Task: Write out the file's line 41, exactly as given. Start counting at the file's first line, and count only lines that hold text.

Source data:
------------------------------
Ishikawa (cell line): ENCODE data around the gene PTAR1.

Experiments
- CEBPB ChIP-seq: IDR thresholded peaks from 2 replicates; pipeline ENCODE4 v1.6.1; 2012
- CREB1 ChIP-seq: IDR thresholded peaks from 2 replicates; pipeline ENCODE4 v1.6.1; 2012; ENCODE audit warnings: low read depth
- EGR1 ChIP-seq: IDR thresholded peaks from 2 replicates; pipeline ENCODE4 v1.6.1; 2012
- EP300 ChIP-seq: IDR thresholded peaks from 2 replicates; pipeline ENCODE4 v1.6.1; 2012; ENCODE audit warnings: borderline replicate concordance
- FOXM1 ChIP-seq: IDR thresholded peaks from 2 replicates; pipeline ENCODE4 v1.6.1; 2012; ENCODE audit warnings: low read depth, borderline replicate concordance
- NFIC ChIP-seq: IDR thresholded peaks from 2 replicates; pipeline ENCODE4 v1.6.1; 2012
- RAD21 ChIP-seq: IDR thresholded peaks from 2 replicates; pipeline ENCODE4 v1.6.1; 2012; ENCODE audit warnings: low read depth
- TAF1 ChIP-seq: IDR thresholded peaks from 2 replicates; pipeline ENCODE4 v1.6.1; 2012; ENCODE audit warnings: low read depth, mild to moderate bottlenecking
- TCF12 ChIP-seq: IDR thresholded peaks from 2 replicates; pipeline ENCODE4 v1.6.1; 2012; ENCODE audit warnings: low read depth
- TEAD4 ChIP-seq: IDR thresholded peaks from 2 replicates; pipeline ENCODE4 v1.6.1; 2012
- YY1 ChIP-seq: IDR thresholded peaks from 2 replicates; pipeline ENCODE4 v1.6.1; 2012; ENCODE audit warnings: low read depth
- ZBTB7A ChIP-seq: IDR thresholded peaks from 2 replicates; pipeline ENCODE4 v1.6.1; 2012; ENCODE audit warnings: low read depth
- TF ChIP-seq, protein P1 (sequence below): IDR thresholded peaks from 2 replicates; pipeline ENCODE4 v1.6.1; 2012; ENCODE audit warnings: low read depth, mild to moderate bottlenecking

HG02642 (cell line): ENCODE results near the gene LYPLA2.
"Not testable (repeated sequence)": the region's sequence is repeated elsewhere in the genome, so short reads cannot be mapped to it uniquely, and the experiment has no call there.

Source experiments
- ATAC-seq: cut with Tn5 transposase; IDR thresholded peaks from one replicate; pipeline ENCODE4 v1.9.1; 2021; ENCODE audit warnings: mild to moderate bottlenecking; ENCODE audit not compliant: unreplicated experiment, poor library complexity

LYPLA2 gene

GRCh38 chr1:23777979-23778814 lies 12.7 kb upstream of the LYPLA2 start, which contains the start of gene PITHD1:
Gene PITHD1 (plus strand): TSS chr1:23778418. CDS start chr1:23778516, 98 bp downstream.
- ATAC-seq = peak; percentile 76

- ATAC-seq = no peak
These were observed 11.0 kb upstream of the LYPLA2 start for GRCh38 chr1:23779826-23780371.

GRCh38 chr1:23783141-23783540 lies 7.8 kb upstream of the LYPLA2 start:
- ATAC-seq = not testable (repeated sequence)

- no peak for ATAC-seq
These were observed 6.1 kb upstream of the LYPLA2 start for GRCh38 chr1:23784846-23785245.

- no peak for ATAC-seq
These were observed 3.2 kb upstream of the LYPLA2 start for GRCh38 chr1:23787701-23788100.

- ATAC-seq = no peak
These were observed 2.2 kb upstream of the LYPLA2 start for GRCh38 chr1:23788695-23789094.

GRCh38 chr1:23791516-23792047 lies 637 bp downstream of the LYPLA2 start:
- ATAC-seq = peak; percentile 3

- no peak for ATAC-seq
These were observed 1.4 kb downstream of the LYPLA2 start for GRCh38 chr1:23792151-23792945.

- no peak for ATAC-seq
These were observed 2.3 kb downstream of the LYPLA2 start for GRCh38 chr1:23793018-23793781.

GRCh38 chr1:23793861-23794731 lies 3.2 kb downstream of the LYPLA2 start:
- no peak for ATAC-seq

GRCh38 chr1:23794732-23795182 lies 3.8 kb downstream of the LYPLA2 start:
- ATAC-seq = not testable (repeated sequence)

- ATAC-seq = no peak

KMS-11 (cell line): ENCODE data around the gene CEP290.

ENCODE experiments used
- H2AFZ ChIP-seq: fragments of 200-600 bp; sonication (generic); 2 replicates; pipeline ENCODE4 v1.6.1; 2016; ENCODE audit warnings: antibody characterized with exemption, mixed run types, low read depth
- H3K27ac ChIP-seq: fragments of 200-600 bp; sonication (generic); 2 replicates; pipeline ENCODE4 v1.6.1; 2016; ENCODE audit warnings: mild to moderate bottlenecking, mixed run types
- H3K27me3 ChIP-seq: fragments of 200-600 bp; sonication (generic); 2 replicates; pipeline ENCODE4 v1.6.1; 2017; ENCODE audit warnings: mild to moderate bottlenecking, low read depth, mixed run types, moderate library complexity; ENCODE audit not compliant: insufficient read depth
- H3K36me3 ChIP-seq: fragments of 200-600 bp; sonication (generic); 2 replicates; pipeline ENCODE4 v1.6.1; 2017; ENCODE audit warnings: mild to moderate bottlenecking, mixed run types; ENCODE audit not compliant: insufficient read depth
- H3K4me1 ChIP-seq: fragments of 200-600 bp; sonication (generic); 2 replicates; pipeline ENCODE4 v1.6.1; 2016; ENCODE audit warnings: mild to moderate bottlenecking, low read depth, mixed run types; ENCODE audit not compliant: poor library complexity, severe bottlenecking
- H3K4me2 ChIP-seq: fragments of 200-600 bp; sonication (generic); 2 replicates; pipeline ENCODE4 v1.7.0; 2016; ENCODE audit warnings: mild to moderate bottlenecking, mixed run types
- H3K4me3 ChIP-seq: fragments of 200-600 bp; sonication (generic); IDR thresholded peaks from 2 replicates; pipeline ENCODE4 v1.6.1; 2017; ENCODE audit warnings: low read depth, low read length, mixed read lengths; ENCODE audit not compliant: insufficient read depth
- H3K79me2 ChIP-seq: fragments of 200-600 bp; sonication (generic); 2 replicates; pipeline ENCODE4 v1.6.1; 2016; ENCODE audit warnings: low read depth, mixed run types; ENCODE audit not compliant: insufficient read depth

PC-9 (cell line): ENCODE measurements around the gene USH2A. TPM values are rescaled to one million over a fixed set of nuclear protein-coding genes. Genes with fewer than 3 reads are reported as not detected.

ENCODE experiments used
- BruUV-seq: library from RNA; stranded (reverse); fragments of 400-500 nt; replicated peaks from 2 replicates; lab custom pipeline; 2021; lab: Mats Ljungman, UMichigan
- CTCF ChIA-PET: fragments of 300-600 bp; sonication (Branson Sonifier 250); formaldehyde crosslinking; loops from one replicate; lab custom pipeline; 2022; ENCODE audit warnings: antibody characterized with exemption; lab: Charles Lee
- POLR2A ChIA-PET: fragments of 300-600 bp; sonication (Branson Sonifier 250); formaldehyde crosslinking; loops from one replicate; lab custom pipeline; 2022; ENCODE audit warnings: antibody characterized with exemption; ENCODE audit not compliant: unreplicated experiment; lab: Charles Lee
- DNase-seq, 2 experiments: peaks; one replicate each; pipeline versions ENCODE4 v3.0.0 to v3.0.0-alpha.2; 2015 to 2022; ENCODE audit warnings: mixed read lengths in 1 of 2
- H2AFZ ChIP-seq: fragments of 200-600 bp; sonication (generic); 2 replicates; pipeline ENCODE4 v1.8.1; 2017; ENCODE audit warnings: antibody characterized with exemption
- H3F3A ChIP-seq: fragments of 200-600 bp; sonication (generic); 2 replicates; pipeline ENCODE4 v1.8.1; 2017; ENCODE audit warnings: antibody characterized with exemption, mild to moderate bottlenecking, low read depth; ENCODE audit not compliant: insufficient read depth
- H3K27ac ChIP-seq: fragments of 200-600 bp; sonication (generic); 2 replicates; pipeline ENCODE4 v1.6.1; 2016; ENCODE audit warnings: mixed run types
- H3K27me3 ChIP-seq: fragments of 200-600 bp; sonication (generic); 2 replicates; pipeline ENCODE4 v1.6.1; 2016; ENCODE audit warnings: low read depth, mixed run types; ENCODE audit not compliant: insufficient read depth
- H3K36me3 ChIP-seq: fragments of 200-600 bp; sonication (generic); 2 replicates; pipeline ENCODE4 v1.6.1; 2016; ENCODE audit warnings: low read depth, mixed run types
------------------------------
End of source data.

- no peak for ATAC-seq